Chris Pickford c.j.pickford at t...
Fri Apr 2 21:33:27 BST 2004

While I, too, am uneasy about the CCC's current initiative and have long-held reservations about "listing" - I believe that each case should be considered on its own merits, though such a view is regarded as untenable in today's highly regulated society! - I feel the need to spring to George's defence. I'm copying this to the CCC as my comments, and so I should explain to David Knight that this picks up on various points made so far on the Historian's "List". You ought to monitor this if you're not doing so already

Whatever the CCC may or may not be doing "officially" by way of consultation, George has been doing his bit to canvas the views of ringers and to make sure their voice is heard. I'm quite sure he's obtained opinions from many who would never dream of responding to an official consultation exercise. And - I agree with David Bryant - taking soundings like this is the most scientific way of gauging opinion in an area where there is so much room for subjectivity and bias

British bellfounding is under threat, and while the impact of the change in listing criteria may have been overstated in this week's RW coverage it needs to be seen in context. Operating margins are tight - nobody makes a fortune out of bell work! Increased regulation (jumping through the hoops of faculty procedures and scheme clearance) significantly adds to overheads. Any tightening of the criteria will reduce still further the scope for recasting existing bells. There is already said to be an EH policy document (anti, of course) on augmentations. The emergence of the Keltek Trust (and I'm not knocking it) has affected the market for new and recast bells. And - a key point that might easily be overlooked - there are a great many excellent bells that nobody would want to recast (i.e. a 3% increase in listed bells will represent a much greater % of the total stock actually eligible for recasting or improvement)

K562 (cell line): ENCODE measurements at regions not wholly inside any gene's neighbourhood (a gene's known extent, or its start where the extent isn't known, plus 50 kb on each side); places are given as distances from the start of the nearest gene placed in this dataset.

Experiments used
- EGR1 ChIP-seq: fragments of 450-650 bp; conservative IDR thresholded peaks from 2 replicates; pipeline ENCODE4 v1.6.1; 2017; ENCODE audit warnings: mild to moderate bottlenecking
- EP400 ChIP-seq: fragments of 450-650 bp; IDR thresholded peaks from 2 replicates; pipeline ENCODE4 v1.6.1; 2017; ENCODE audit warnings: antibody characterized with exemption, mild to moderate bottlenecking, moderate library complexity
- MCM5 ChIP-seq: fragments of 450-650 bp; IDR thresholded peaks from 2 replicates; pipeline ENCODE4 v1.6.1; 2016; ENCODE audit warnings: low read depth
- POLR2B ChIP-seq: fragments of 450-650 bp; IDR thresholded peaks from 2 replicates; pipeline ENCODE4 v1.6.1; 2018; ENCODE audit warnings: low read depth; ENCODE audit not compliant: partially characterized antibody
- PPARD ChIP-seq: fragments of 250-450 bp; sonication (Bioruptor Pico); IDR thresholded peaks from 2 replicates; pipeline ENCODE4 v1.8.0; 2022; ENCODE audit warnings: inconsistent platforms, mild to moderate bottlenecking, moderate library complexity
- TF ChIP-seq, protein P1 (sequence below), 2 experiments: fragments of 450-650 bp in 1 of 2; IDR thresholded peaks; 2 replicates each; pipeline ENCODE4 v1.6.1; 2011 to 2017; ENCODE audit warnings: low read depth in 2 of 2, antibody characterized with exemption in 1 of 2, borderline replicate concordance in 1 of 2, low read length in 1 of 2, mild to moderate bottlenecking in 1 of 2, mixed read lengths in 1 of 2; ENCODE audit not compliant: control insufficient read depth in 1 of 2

Over the years I've done quite a lot of work on bellfounders' output - numbers of bells cast etc. I have some pretty reliable data for some firms, but very little for others. I looked at my data yesterday to see if I could produce any reliable figures to show how output has changed over time, but concluded that there isn't yet enough info to do this. But I can offer some tentative figures:

In the 1840s there were really only two major founders - Whitechapel and Taylors. Between them they produced 1553 bells between 1840 and 1849

In the 1850s, Warners came on the scene - the combined output of the three firms was 1618 (though Whitechapel output was down from 1237 in the 1840s to 823 in the 1850s)

The 1887 jubilee year seems to have produced more new bells than any other, with 207 from Warners, 108 from Whitechapel, 51 from Llewellins & James, 14 from Barwell etc - plus those from Gilletts and Taylors for which I have no figures

I have a hunch that the combined output from the two British foundries in the 1990s for the UK market was well below 500 - and that the total tonnage (by weight of bells rather than by number) in that decade was substantially less than the single year of 1887 let alone whole decades in more prosperous times.

All these figures are highly provisional, but there are gaps at "both ends" (i.e. under-estimates in past and present outputs). They say you can predict the result of an election by the first results. I have a feeling that further work on production figures would only strengthen the basic conclusion that the founders are struggling to find work to keep the furnaces alight.

Many years ago, Alan Hughes told me that one year in the 1980s Whitechapel cast a greater tonnage of bells for places overseas (including clock bells the Arab Emirates) than for the Church of England!

All in all, the picture is pretty bleak for the bellfounders. I, for one, do believe that their position needs to be considered very carefully in any revision of the listing criteria and (taking up the point well made by Alan Hughes in his RW letter) the Code of Practice. I, for one, regard the bellfounding industry as an important part of the nation's industrial infrastructure and heritage.

In haste - but as an offering to the debate

Chris Pickford
Gorse Farm, Snitterfield Road, Bearley, Stratford on Avon, CV37 0EX
Tel: 01789 731296 or (mobile) 07811 453525
E-mail: c.j.pickford at t...

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